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An ancient pathway that relays visual information in the mammalian brain

Have you ever jumped in fear, and then a split second later realized that a spider (or a spider-shaped shadow) was at the edge of your vision?


4 min read

Your brain enables different kinds of responses to visual information. There’s the conscious response to what you see, which is what allows you to read and understand words, check the weather through a window, follow a complicated movie. But you can also respond subconsciously to the visual world through instinctive reactions like jumping away from something scary.

There are two interconnected sections of the brain thought to play a role in those instinctive responses: A small section of the brainstem, known as the superior colliculus, and the pulvinar, which is part of the thalamus and is nestled deep in the middle of the brain. These two structures, which both predate the evolution of mammals, have been implicated in intuitive responses to vision, but it was unclear how the pulvinar was responding to visual information.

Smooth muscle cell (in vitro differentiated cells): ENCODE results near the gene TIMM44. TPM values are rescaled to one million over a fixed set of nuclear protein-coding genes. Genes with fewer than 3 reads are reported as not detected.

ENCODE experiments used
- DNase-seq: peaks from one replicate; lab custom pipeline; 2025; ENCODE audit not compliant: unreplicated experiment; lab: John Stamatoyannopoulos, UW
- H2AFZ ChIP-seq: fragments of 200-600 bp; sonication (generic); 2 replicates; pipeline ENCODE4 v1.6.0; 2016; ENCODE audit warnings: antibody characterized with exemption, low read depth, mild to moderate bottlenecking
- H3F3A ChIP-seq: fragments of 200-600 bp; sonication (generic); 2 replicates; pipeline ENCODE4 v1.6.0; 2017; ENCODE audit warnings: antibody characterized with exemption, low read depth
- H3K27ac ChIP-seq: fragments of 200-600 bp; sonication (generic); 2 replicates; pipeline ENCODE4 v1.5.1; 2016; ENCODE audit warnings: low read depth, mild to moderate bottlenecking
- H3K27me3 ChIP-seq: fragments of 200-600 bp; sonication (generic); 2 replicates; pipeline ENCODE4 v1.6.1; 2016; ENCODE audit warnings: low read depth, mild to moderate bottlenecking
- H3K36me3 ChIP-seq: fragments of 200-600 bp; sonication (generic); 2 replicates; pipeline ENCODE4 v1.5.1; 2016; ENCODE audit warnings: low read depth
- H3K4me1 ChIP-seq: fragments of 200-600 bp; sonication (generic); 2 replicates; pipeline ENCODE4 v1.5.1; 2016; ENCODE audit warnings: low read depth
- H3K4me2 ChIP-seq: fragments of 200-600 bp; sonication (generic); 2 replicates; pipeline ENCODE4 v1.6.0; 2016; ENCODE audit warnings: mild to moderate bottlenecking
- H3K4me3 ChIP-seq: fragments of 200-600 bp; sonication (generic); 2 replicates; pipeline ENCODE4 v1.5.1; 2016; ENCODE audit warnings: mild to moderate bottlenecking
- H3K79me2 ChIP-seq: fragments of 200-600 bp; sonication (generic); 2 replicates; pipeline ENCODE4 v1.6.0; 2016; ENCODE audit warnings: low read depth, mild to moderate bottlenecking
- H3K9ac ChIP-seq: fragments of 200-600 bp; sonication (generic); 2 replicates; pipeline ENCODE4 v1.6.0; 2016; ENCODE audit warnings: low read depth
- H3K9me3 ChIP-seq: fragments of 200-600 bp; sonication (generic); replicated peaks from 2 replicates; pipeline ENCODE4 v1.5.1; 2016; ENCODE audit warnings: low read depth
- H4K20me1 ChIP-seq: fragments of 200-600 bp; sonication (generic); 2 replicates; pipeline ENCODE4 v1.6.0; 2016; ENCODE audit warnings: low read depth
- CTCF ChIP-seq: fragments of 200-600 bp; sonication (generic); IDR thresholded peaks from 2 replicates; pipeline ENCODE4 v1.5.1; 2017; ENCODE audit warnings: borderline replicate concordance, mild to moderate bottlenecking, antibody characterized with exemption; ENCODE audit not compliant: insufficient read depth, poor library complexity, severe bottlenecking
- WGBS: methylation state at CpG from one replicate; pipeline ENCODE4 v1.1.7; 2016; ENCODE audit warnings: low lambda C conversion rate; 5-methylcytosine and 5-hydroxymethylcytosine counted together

Now, a new study of the mouse visual system led by Allen Institute researchers has shown that certain visual information passes from the eyes through these parts of the brain in mammals, rather than through the canonical neural pathway previously thought to be responsible for trafficking everything we see. The study, which was published Tuesday in the journal Neuron, relied on recordings of electrical activity from more than 1,500 neurons in the mouse brain using a newly developed type of silicon probe, Neuropixels.

Previously, researchers had speculated that the brainstem and pulvinar might play a supporting role in allowing the cortex, the outermost shell of the brain responsible for most higher cognitive function, to process what it had seen.

“In this study, we’ve found that the pulvinar is not just a relay for parts of the cortex to communicate with each other,” said Sam Gale, Ph.D., one of the lead authors on the paper and a neuroscientist at the Allen Institute for Brain Science, a division of the Allen Institute. “It’s actually carrying information from the brainstem to the cortex.”